A recent letter to the editor suggested what many in Georgia believe to be true about guns: If only we had more of them, there would be fewer gun tragedies.
I don’t believe we have a shortage of guns or that more guns would stop the horrors of gun deaths in America. It’s easy to understand my point of view:
Two toddlers are playing together. One of them is 5 years old. The other is only 4. The 5-year-old is playing with a pistol. He points it at the chest of the 4-year-old and shoots. There’s that moment when time stands still in a crisis. But gun powder and metal slugs transcend that human illusion of time stopping. The bullet rips through the little toddler.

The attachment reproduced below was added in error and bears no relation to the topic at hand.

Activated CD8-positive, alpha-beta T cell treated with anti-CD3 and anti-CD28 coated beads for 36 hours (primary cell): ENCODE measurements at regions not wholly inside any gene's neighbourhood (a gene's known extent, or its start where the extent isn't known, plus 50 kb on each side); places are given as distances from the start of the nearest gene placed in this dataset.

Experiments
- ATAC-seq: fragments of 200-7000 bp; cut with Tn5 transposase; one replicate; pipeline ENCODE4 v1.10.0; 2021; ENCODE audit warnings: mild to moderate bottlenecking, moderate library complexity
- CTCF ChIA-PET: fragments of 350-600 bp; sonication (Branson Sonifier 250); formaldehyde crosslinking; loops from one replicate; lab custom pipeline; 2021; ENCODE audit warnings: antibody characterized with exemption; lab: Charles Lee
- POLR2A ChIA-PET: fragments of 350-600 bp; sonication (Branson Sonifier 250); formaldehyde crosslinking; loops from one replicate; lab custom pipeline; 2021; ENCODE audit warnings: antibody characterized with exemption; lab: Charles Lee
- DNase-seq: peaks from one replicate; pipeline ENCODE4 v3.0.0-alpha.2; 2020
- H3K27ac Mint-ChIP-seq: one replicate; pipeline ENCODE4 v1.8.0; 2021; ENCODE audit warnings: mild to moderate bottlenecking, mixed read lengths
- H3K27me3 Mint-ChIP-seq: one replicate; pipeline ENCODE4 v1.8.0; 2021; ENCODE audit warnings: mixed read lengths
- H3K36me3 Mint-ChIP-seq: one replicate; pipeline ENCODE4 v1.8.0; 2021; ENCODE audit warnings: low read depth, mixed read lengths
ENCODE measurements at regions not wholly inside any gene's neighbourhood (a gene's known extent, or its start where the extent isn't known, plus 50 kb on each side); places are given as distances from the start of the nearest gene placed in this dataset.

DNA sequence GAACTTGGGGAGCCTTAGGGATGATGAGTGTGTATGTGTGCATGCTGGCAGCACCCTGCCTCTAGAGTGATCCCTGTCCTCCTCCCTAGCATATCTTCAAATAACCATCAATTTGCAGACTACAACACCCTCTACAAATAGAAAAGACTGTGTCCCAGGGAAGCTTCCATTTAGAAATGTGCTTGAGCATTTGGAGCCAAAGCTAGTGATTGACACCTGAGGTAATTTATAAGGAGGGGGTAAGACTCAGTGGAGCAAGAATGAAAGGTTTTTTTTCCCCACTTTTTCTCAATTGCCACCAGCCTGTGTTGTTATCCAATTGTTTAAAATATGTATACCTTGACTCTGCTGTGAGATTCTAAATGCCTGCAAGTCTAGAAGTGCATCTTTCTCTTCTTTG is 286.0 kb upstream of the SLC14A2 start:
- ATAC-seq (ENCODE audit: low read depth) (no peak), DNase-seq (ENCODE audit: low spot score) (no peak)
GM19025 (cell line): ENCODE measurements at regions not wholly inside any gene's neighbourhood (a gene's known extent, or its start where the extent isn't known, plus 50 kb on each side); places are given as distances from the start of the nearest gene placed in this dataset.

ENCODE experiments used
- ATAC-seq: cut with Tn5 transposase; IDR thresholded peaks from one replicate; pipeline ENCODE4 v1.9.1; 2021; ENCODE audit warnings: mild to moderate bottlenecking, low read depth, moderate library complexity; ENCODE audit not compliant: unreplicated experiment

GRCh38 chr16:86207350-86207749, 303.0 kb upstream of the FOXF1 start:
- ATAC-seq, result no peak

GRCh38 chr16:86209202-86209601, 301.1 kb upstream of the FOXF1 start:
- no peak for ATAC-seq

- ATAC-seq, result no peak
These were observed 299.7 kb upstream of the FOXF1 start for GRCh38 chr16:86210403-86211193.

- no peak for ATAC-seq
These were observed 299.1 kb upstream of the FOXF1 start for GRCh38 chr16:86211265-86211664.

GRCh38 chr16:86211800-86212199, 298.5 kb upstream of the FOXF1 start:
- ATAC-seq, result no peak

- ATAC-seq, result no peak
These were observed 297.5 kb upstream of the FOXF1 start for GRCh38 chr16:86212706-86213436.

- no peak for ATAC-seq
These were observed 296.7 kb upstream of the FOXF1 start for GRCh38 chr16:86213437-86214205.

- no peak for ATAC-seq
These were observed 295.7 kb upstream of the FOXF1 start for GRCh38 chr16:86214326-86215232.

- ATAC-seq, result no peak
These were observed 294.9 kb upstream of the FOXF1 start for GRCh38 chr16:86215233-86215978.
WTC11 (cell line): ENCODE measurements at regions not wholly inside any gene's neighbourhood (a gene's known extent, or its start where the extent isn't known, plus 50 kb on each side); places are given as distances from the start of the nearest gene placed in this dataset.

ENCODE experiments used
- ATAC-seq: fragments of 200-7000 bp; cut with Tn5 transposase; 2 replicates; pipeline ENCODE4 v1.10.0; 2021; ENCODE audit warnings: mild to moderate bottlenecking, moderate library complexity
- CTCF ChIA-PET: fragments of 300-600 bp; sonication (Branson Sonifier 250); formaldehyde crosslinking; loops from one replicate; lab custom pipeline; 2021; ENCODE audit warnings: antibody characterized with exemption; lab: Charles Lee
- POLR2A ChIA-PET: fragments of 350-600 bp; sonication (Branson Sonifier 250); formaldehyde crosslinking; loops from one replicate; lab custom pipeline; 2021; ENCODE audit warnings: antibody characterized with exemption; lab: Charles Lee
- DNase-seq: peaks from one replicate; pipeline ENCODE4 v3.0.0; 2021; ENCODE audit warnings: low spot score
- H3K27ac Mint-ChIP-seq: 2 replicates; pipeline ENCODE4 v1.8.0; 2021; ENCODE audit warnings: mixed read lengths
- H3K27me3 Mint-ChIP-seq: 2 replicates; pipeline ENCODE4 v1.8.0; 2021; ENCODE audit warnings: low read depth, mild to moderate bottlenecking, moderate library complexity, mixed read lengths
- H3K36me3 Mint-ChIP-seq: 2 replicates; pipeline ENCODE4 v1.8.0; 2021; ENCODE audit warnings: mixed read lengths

Time pauses for every witness. The toddler turns as if he is going to run to his mother. Only, in turning, he stumbles. In running, he falls. Lying on the ground, his feet kick the ground as if his legs were still running. And, then he lies silent. Through the pain, the stumbling and the fall, his mind knew one thing: Momma will make it all better. She will hold me. Tell me that it’s all OK. I’m going to be all right.
But nothing will ever be all right. The bullet killed a son and tore open a mother’s heart. In her grief, she will use the phrase, if only. If only I had been there. If only I could have held him. If only I could have said I love you and it’s going to be all right.
There is no gun shortage in America. If only there were just one gun too few, there would be at least one tragedy less. If only.